Fiona: And so there’s both ways that could happen. Either that the parent makes it explicit and says, hey, I just want to talk about what just happened yesterday and has a conversation about it. Or that the teenager starts to make it explicit and realize, hey, I never want to end up that way or that’s not how I want to be in my life or the way that I relate to other people and decides to try to do the opposite.

Fiona: Absolutely.

Fiona: We also have some interesting stuff in the book about siblings, how siblings influence each other. And I found some really interesting data in here about how siblings influence each other into risky behaviors often, smoking and drinking and things. Or even when one sibling gets pregnant, teenage pregnancies, then that can affect the other sibling as more likely to repeat the same pattern when they reach that same age. Or even after a sibling leaves the home, they could still be having this same type of influence on the sibling who is still in the home.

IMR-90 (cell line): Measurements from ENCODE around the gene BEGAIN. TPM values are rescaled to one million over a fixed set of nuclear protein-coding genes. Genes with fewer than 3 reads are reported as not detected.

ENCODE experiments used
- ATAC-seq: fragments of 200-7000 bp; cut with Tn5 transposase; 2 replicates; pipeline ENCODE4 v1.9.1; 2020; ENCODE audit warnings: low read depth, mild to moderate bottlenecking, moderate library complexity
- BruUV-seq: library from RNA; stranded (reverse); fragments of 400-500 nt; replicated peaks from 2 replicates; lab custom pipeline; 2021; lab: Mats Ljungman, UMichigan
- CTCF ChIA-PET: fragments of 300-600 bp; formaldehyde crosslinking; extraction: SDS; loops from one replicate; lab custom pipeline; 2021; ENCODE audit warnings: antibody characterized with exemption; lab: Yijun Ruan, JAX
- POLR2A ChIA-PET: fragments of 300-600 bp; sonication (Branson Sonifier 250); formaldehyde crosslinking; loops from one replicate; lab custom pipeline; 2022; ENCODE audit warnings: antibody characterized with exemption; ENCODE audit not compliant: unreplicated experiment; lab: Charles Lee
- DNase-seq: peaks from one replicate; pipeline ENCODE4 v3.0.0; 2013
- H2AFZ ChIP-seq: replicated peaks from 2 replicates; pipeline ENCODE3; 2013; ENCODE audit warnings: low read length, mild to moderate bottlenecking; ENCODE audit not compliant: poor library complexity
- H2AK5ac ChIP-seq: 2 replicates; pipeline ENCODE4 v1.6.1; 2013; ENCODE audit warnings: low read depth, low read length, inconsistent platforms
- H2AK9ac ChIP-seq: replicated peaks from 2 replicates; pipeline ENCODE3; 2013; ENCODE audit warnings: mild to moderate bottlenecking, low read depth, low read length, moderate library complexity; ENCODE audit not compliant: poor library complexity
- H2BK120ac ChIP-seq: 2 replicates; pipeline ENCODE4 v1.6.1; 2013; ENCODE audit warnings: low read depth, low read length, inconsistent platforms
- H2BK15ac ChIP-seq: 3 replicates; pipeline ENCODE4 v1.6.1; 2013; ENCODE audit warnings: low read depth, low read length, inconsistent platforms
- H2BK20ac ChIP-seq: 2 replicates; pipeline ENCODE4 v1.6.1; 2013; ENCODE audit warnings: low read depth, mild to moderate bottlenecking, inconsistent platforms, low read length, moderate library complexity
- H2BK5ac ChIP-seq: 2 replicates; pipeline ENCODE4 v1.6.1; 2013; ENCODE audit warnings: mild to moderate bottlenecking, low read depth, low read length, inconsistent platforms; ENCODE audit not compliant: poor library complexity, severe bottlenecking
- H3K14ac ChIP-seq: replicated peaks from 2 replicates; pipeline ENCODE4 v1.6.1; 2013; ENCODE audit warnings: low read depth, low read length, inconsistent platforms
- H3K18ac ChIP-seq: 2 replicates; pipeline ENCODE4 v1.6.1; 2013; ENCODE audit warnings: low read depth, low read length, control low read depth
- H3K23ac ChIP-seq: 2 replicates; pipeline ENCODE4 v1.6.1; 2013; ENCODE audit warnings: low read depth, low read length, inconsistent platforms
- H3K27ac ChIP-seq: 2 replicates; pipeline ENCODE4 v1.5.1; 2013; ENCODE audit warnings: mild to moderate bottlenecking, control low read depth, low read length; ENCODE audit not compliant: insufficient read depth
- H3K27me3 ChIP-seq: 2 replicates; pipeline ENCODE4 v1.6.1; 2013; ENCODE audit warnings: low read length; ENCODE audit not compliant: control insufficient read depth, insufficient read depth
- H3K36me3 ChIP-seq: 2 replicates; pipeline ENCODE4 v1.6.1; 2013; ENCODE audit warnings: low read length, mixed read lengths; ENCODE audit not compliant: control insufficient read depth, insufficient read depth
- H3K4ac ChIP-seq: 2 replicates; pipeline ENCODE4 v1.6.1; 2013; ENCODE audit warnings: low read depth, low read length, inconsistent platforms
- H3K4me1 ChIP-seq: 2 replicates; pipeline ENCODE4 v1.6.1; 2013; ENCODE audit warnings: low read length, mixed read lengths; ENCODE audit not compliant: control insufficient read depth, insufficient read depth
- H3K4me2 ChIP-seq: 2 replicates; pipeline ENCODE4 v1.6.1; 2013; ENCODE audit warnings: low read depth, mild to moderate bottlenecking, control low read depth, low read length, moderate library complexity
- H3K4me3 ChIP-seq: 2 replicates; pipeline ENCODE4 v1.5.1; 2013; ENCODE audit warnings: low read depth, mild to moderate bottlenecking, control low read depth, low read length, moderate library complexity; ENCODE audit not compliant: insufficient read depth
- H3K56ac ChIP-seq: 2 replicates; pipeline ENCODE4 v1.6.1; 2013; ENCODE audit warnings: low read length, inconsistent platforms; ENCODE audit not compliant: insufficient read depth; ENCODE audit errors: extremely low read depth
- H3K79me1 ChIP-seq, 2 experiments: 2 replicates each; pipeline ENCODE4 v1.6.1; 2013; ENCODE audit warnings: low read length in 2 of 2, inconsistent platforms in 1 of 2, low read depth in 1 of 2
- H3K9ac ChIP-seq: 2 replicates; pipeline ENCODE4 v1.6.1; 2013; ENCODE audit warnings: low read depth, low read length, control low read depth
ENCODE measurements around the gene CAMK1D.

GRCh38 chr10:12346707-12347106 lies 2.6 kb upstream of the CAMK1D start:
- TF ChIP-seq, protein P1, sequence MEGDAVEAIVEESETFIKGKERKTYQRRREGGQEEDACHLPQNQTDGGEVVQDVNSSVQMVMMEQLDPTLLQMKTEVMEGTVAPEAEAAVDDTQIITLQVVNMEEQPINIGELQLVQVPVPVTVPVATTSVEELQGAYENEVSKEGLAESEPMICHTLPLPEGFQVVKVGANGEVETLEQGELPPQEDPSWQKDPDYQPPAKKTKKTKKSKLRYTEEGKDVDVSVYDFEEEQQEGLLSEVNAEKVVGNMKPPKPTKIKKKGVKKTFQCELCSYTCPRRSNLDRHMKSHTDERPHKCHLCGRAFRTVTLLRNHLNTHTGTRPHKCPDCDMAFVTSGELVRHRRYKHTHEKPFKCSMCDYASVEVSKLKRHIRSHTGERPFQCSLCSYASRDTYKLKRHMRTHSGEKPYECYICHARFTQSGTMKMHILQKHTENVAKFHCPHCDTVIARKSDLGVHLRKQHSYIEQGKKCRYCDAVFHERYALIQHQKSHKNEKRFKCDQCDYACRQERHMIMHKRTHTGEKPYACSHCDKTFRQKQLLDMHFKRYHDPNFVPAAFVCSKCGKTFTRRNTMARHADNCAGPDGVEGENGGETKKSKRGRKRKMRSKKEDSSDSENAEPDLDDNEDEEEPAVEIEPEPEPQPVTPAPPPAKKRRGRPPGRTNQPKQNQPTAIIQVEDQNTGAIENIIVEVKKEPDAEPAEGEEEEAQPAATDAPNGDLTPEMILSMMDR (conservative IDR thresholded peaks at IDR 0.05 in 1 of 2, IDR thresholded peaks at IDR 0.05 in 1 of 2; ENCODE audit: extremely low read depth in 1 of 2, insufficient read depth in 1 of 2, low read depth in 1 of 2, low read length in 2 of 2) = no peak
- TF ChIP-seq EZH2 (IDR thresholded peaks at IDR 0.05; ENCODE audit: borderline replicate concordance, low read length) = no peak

Fiona: Yeah. And it’s interesting, even in adults who have grown up in normal families where women in their thirties will be getting pregnant at a similar age as their sister, which is just really interesting. But I think the core point here is the impact that siblings have on us is often overlooked.

Fiona: Yeah. Right.